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A template for PostgreSQL High Availability with Etcd, Consul, ZooKeeper, or Kubernetes


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Patroni: A Template for PostgreSQL HA with ZooKeeper, etcd or Consul

You can find a version of this documentation that is searchable and also easier to navigate at

There are many ways to run high availability with PostgreSQL; for a list, see the PostgreSQL Documentation.

Patroni is a template for high availability (HA) PostgreSQL solutions using Python. For maximum accessibility, Patroni supports a variety of distributed configuration stores like ZooKeeper, etcd, Consul or Kubernetes. Database engineers, DBAs, DevOps engineers, and SREs who are looking to quickly deploy HA PostgreSQL in datacenters - or anywhere else - will hopefully find it useful.

We call Patroni a "template" because it is far from being a one-size-fits-all or plug-and-play replication system. It will have its own caveats. Use wisely.

Currently supported PostgreSQL versions: 9.3 to 16.

Note to Citus users: Starting from 3.0 Patroni nicely integrates with the Citus database extension to Postgres. Please check the Citus support page in the Patroni documentation for more info about how to use Patroni high availability together with a Citus distributed cluster.

Note to Kubernetes users: Patroni can run natively on top of Kubernetes. Take a look at the Kubernetes chapter of the Patroni documentation.

How Patroni Works

Patroni originated as a fork of Governor, the project from Compose. It includes plenty of new features.

For an example of a Docker-based deployment with Patroni, see Spilo, currently in use at Zalando.

For additional background info, see:

Development Status

Patroni is in active development and accepts contributions. See our Contributing section below for more details.

We report new releases information here.


There are two places to connect with the Patroni community: on github, via Issues and PRs, and on channel #patroni in the PostgreSQL Slack. If you're using Patroni, or just interested, please join us.

Technical Requirements/Installation

Pre-requirements for Mac OS

To install requirements on a Mac, run the following:

brew install postgresql etcd haproxy libyaml python


Starting from psycopg2-2.8 the binary version of psycopg2 will no longer be installed by default. Installing it from the source code requires C compiler and postgres+python dev packages. Since in the python world it is not possible to specify dependency as psycopg2 OR psycopg2-binary you will have to decide how to install it.

There are a few options available:

  1. Use the package manager from your distro
sudo apt-get install python3-psycopg2  # install psycopg2 module on Debian/Ubuntu
sudo yum install python3-psycopg2      # install psycopg2 on RedHat/Fedora/CentOS
  1. Specify one of psycopg, psycopg2, or psycopg2-binary in the list of dependencies when installing Patroni with pip (see below).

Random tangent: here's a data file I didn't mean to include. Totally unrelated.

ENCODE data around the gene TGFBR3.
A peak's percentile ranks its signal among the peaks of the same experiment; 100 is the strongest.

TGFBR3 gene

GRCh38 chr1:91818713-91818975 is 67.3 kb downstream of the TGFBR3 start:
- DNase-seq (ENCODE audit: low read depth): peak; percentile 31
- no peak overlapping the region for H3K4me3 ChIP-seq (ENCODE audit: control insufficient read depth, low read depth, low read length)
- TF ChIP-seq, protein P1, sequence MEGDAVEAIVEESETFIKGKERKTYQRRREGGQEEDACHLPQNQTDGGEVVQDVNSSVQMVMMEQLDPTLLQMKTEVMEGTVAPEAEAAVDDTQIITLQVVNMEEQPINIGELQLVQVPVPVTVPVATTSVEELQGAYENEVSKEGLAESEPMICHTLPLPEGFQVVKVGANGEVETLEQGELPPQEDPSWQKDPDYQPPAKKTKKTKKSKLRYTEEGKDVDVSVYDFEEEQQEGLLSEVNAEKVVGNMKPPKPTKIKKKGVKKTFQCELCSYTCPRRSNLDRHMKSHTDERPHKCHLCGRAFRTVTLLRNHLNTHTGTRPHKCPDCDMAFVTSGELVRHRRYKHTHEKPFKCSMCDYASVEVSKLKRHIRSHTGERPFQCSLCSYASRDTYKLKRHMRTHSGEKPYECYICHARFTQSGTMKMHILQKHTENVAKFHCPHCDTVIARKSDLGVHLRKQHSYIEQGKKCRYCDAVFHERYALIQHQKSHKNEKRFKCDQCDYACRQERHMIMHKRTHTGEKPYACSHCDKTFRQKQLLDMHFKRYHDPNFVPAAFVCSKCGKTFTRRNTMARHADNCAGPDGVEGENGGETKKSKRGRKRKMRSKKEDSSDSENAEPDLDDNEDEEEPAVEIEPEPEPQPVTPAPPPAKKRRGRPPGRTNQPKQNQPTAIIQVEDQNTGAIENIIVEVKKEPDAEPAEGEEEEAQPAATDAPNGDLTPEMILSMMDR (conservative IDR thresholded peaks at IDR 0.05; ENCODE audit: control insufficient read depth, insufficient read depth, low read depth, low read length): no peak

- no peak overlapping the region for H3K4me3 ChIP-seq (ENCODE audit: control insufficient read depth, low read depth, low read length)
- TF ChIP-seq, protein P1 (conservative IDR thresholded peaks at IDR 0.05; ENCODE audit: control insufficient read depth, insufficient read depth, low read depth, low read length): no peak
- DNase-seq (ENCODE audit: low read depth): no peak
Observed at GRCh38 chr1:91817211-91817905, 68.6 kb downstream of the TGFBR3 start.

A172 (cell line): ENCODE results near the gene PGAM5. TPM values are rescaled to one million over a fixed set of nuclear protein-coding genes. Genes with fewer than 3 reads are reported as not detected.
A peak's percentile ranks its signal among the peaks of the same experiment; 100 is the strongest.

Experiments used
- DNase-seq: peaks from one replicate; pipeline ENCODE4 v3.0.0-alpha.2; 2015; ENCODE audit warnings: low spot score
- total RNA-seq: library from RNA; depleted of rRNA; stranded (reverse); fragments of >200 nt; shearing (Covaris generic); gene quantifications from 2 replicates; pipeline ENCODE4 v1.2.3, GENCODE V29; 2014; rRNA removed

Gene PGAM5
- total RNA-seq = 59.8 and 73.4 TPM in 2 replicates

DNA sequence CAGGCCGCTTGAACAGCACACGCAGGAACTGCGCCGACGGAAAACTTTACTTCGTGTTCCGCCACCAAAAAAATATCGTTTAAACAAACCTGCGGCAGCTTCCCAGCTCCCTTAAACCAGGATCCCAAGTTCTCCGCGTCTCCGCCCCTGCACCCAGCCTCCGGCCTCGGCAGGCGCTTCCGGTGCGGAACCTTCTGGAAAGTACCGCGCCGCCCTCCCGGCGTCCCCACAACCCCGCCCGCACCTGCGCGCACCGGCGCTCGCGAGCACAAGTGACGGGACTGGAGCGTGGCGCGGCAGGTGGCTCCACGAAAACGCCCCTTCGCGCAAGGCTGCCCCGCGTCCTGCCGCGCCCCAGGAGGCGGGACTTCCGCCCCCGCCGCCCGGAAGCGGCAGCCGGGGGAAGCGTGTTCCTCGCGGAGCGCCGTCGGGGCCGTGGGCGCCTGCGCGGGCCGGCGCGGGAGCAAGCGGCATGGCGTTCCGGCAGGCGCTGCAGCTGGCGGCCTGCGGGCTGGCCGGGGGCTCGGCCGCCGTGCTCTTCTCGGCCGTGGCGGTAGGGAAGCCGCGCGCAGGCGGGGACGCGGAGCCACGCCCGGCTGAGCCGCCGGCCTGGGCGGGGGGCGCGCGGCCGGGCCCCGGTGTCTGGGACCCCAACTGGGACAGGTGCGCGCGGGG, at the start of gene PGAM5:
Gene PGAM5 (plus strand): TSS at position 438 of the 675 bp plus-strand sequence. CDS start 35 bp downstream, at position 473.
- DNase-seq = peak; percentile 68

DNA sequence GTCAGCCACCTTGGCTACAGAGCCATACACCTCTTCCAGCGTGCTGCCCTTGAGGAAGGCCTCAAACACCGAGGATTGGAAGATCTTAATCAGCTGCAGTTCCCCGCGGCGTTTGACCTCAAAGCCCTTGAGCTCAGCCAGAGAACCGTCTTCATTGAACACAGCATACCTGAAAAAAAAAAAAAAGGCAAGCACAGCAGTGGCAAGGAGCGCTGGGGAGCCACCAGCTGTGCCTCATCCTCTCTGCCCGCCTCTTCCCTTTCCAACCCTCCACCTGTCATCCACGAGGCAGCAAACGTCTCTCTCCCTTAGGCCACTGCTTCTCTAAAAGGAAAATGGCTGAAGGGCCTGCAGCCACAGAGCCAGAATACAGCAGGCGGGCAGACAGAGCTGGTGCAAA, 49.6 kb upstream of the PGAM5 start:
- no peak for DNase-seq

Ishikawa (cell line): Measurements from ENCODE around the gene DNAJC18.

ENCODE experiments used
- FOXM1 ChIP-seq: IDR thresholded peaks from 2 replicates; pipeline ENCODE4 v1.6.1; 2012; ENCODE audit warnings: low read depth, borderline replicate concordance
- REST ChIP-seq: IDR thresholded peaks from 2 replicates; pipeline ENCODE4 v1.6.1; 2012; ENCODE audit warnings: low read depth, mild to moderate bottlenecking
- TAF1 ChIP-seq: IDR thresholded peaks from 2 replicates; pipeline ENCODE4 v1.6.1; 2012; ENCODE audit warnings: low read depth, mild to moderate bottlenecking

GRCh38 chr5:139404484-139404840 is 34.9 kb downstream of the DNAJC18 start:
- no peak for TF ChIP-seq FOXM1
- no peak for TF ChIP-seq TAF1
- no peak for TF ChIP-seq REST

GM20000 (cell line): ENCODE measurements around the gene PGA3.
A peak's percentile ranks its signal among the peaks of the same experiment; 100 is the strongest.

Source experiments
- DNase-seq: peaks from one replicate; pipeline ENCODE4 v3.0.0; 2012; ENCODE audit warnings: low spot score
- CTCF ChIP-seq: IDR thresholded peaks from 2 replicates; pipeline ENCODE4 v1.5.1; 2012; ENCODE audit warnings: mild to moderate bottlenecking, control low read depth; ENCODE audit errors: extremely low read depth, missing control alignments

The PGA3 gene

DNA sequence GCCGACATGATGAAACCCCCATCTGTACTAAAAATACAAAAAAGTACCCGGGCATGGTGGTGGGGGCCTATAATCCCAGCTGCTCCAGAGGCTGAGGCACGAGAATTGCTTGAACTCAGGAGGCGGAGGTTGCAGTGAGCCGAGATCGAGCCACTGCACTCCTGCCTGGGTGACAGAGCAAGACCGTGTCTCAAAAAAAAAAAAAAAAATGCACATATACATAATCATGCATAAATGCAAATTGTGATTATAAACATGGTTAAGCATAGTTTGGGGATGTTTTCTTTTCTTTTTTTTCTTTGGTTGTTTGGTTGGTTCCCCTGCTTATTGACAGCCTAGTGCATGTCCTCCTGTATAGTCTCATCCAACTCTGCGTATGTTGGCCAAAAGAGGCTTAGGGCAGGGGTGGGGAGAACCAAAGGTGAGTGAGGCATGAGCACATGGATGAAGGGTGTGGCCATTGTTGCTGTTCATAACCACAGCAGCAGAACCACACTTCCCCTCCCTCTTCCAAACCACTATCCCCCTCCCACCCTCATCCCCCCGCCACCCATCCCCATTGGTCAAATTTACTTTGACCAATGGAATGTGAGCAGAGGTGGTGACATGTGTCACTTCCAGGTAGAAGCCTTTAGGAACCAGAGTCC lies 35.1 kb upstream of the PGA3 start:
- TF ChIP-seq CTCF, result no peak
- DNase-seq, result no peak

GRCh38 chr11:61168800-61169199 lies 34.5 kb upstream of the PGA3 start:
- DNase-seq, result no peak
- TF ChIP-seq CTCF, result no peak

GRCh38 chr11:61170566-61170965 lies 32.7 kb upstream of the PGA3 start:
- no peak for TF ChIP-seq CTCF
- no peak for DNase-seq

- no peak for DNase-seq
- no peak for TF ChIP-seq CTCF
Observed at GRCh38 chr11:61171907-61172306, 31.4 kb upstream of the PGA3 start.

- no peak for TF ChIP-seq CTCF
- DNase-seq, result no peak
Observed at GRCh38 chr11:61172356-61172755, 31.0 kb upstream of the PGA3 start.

General installation for pip

Patroni can be installed with pip:

pip install patroni[dependencies]

where dependencies can be either empty, or consist of one or more of the following:

etcd or etcd3
python-etcd module in order to use Etcd as DCS
python-consul module in order to use Consul as DCS
kazoo module in order to use Zookeeper as DCS
kazoo module in order to use Exhibitor as DCS (same dependencies as for Zookeeper)
kubernetes module in order to use Kubernetes as DCS in Patroni
pysyncobj module in order to use python Raft implementation as DCS
boto3 in order to use AWS callbacks
all of the above (except psycopg family)
psycopg[binary]>=3.0.0 module
psycopg2>=2.5.4 module
psycopg2-binary module

For example, the command in order to install Patroni together with psycopg3, dependencies for Etcd as a DCS, and AWS callbacks is:

pip install patroni[psycopg3,etcd3,aws]

Note that external tools to call in the replica creation or custom bootstrap scripts (i.e. WAL-E) should be installed independently of Patroni.

Running and Configuring

To get started, do the following from different terminals:

> etcd --data-dir=data/etcd --enable-v2=true
> ./ postgres0.yml
> ./ postgres1.yml

You will then see a high-availability cluster start up. Test different settings in the YAML files to see how the cluster's behavior changes. Kill some of the components to see how the system behaves.

Add more postgres*.yml files to create an even larger cluster.

Patroni provides an HAProxy configuration, which will give your application a single endpoint for connecting to the cluster's leader. To configure, run:

> haproxy -f haproxy.cfg
> psql --host --port 5000 postgres

YAML Configuration

Go here for comprehensive information about settings for etcd, consul, and ZooKeeper. And for an example, see postgres0.yml.

Environment Configuration

Go here for comprehensive information about configuring(overriding) settings via environment variables.

Replication Choices

Patroni uses Postgres' streaming replication, which is asynchronous by default. Patroni's asynchronous replication configuration allows for maximum_lag_on_failover settings. This setting ensures failover will not occur if a follower is more than a certain number of bytes behind the leader. This setting should be increased or decreased based on business requirements. It's also possible to use synchronous replication for better durability guarantees. See replication modes documentation for details.

Applications Should Not Use Superusers

When connecting from an application, always use a non-superuser. Patroni requires access to the database to function properly. By using a superuser from an application, you can potentially use the entire connection pool, including the connections reserved for superusers, with the superuser_reserved_connections setting. If Patroni cannot access the Primary because the connection pool is full, behavior will be undesirable.